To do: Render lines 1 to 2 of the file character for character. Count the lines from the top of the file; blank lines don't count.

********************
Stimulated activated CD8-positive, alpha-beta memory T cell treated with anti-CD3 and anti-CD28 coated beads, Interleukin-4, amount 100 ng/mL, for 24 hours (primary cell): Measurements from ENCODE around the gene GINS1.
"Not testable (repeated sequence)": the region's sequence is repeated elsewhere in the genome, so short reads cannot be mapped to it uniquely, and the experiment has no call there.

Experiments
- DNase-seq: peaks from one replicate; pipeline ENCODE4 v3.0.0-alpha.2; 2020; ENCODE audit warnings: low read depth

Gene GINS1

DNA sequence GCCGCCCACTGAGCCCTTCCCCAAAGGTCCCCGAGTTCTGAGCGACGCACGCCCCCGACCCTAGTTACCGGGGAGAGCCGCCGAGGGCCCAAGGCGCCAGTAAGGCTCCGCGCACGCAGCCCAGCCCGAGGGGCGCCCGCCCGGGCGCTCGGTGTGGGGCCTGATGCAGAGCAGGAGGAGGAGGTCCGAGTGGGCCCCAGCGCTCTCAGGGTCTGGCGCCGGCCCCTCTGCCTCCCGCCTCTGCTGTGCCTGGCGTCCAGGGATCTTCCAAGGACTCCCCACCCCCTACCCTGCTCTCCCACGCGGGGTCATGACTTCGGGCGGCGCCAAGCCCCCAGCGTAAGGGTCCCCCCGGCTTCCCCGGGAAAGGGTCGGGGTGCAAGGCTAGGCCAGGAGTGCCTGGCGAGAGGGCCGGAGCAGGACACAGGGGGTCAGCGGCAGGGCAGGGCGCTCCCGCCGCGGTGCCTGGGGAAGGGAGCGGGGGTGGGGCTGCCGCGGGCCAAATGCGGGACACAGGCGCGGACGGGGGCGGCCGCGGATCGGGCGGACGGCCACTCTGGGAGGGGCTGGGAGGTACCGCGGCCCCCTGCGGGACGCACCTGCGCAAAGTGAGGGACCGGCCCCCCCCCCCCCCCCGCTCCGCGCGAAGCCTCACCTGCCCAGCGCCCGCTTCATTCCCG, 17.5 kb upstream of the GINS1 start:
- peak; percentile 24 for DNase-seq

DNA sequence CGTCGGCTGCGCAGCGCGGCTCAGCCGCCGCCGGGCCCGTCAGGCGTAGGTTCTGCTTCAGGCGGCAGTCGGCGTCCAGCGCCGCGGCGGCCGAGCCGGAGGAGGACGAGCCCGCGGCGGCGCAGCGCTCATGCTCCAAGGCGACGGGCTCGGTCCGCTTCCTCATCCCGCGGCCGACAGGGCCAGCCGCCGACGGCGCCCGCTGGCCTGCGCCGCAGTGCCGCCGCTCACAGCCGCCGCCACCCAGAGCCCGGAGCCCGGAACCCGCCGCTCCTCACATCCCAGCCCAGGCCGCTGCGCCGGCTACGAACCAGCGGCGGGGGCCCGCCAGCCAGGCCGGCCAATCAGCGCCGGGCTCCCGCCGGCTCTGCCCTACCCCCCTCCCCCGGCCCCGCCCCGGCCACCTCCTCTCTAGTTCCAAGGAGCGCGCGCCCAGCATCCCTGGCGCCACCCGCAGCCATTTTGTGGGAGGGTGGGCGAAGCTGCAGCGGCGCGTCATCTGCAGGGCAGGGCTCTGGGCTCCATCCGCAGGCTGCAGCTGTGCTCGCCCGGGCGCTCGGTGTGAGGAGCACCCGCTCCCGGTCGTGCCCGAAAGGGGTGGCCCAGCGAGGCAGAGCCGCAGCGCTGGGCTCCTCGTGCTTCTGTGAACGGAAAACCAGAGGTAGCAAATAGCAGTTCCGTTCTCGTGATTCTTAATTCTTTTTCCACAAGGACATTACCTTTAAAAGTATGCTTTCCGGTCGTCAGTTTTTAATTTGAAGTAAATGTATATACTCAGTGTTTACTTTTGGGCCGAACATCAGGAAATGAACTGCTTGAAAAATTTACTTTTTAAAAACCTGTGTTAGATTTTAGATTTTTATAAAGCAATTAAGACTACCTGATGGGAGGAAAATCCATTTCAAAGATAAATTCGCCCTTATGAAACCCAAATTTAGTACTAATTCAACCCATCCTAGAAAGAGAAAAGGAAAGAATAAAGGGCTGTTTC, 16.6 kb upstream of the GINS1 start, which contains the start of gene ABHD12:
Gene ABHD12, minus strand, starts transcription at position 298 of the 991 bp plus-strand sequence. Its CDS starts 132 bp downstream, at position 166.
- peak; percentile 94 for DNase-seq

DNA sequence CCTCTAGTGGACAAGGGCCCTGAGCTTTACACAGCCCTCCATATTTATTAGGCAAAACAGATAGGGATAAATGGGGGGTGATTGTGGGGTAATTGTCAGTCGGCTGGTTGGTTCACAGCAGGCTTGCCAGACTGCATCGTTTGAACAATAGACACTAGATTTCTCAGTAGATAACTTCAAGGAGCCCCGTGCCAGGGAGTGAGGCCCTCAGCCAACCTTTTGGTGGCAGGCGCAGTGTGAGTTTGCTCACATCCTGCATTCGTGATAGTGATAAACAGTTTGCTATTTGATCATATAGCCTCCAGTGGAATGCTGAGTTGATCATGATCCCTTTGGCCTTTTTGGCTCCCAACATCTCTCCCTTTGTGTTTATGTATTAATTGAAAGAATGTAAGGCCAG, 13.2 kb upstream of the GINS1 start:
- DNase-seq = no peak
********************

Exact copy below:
Stimulated activated CD8-positive, alpha-beta memory T cell treated with anti-CD3 and anti-CD28 coated beads, Interleukin-4, amount 100 ng/mL, for 24 hours (primary cell): Measurements from ENCODE around the gene GINS1.
"Not testable (repeated sequence)": the region's sequence is repeated elsewhere in the genome, so short reads cannot be mapped to it uniquely, and the experiment has no call there.